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The Tungsten Parts Wyoming building on Venture Drive in Laramie is seen on a windy September morning.

Tungsten Parts Wyoming, a manufacturing business in West Laramie, has settled a lawsuit brought by several former employees.

In their lawsuit, the former employees accused the company of defamation, wrongful termination and whistleblower retaliation. The federal lawsuit was dismissed Monday, and both parties are responsible for paying their attorney fees.

The dispute between Tungsten and the plaintiffs — largely former executives and engineers — led to an FBI investigation.

According to an April 29 court filing from the plaintiffs, Tungsten has also become the subject of a criminal investigation conducted by the United States Department of Defense.

Because of a confidentiality clause in the settlement agreement, parties have not revealed the terms of the settlement.

However, Tungsten announced in a press release that Joseph Serov — the company’s founder, owner and former chairman — has resigned. Serov was formerly known as Joseph Sery before recently changing his name.

Serov’s actions were the basis for most of the allegations in the ex-employees’ lawsuit.

In January, Serov told the Boomerang that the plaintiffs had stolen company property, including the theft of drawings, documents, computers and sample products.

Serov also specifically accused Dennis Omanoff of trying to lead a “hostile takeover.”

Omanoff briefly served as executive vice president, and then briefly as CEO, at Tungsten in 2019.

“They’re all following him. He’s the leader,” Serov said in January. “They have been just constantly trying to cause damage by going around to various institutions and customers and spreading false information.”

In Tungsten’s July 31 press release, the company said Serov’s comments that the employees engaged in misconduct were “untrue.”

“As part of a resolution with the employees, (Tungsten) retracts statements made by Joseph Serov to the Laramie Boomerang alleging the employees engaged in misconduct,” CEO J.P. Batache stated in the press release. “Mr. Serov was going through an emotional period in his life, in addition to the emotions and stressors of the lawsuit itself, when he made the concerning remarks regarding the employees. Mr. Serov has since resigned and retired and is no longer with the companies. The companies make this statement to correct the public record and wish to formally retract Mr. Serov’s remarks.”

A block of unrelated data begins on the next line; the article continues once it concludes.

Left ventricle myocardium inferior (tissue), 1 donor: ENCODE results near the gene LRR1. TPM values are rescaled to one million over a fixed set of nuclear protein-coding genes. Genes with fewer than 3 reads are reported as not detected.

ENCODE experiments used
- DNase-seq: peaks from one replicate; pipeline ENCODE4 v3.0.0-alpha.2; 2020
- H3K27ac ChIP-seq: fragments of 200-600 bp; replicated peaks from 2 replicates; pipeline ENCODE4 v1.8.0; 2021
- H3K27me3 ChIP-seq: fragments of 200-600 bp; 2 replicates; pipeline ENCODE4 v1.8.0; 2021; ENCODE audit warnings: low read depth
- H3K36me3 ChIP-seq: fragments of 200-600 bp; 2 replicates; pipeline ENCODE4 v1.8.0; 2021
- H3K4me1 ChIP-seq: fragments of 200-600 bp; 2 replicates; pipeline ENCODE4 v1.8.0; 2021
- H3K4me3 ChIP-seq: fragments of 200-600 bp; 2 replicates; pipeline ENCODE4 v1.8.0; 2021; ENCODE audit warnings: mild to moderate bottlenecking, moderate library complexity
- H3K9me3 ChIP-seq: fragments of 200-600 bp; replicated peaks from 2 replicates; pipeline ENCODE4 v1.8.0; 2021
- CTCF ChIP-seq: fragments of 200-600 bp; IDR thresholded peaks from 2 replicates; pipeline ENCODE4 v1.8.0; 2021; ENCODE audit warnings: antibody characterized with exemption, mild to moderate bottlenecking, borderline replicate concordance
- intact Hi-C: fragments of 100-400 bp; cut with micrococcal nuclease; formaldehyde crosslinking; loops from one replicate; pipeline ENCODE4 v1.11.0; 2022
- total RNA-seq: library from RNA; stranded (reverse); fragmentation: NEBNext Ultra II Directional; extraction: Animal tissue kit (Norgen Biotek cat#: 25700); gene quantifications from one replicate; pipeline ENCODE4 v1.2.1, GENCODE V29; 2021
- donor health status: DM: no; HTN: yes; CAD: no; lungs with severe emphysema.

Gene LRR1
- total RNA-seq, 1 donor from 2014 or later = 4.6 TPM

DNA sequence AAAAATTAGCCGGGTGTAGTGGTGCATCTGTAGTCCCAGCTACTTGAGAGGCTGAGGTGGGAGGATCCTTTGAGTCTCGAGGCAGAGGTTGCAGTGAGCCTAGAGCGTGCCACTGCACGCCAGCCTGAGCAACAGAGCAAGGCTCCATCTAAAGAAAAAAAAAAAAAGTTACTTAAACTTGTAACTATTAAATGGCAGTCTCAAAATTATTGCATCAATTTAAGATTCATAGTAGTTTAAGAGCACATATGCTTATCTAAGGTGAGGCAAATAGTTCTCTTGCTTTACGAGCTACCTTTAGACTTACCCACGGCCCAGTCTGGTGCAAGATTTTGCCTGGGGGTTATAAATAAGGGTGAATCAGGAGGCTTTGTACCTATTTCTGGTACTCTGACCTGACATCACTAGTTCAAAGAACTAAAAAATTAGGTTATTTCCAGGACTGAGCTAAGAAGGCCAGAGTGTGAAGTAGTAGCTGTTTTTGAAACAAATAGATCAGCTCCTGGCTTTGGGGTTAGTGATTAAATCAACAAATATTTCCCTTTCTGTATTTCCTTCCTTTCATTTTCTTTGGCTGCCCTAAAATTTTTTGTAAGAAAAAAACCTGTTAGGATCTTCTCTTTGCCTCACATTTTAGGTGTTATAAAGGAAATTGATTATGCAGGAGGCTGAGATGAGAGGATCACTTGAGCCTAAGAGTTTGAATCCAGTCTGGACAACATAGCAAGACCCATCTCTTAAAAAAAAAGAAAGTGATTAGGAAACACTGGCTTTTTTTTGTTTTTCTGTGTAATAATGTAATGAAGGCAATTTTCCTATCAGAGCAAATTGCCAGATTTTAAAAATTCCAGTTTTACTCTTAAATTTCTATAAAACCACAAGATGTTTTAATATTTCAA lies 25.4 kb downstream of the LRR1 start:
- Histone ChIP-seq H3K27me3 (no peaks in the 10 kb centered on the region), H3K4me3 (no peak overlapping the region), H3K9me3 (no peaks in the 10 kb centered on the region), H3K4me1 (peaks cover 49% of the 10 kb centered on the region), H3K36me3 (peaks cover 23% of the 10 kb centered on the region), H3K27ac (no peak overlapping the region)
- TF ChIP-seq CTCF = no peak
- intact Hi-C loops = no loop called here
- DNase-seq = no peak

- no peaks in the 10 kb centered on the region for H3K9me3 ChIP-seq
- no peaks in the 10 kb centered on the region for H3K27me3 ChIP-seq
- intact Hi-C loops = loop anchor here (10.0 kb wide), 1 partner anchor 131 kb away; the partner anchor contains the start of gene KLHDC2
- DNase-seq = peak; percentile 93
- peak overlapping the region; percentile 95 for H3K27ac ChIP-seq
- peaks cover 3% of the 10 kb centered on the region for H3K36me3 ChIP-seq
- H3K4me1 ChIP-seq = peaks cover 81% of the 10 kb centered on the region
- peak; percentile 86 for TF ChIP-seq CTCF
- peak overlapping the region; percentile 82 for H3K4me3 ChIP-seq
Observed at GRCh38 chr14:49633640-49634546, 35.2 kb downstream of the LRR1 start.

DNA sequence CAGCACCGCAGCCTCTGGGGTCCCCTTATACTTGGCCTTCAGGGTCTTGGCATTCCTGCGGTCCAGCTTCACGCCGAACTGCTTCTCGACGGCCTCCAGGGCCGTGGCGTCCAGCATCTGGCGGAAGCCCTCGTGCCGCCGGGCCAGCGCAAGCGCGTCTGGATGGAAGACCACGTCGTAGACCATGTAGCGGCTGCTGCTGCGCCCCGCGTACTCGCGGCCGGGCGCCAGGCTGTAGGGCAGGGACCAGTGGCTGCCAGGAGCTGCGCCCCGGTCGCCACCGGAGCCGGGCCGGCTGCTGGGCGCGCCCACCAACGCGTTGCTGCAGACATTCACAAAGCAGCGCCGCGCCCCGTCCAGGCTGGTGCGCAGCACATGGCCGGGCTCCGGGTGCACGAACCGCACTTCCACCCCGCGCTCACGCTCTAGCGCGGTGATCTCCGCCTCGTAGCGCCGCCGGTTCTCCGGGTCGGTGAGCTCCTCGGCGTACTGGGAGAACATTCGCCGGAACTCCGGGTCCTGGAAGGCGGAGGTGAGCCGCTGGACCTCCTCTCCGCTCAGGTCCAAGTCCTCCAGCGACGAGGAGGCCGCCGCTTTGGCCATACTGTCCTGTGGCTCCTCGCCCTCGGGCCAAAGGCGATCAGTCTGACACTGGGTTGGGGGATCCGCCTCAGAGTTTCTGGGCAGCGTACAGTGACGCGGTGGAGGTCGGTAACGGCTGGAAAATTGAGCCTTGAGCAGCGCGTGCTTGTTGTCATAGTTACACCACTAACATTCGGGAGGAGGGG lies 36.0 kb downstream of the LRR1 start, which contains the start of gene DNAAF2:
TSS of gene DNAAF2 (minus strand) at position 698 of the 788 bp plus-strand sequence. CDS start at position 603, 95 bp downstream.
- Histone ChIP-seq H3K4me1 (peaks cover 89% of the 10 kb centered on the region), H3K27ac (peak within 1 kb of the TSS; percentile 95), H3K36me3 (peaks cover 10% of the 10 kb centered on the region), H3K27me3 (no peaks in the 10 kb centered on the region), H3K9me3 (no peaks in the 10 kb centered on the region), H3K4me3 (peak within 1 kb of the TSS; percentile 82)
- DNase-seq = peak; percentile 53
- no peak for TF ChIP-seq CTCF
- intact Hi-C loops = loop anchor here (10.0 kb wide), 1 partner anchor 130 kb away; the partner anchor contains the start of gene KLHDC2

Tungsten recently received between $350,000 and $1 million in Paycheck Protection Program funding from the federal government as part of the CARES Act response to the COVID-19 outbreak. The Small Business Administration has not revealed the precise amount of funding that Tungsten received.

In addition to the allegations of defamation and wrongful termination, the lawsuit from former employees also accused Tungsten of misleading its customers into believing that all its products are manufactured in the U.S.

The employees said that Tungsten often had parts manufactured in China.

During Serov’s tenure, the company’s website prominently boasted that “all these jobs have been brought back from China.”

“The just proves how much the company takes pride in American workmanship, and how much it values goods that are ‘Made in the USA,’” the website said.

However, much of the information about Tungsten’s Laramie operation, including information about its “Made in the USA” pledge, has recently been removed from the website.

Tungsten’s clients include major aerospace and defense companies, including Lockheed Martin, BAE Systems, and Northrup Grumman.

The ex-employees also accused Tungsten of violating federal regulations for defense contractors, including the rule that prohibits the use of companies that are part of the Chinese “defense industrial base” to manufacture products for the Department of Defense.

When asked about the status of Tungsten’s past and current compliance with federal regulations, an attorney representing the company, Mandy Good, told the Boomerang in an Wednesday email that her client is “committed to continuing to comply with all legal and regulatory obligations, as well as providing long-term jobs and other economic benefits to Laramie and the State of Wyoming.”

Originally based in San Diego, Tungsten was recruited by the Wyoming Business Council to move to Laramie.

After substantial work by both local and state officials, Serov relocated the company to Laramie and began manufacturing here in 2017.

The state provided a $3 million grant for the construction of Tungsten’s building that was completed in 2016.

The Albany County Assessor’s Office currently lists the building’s owner as J & R Enterprises LLC.

Serov’s email is currently listed as contact information for that company by the Wyoming Secretary of State.

Regarding Serov's ownership status of the building, Good said that “Serov has retired and the companies are in the process of completing various reporting and contact information processes regarding ownership matters.”

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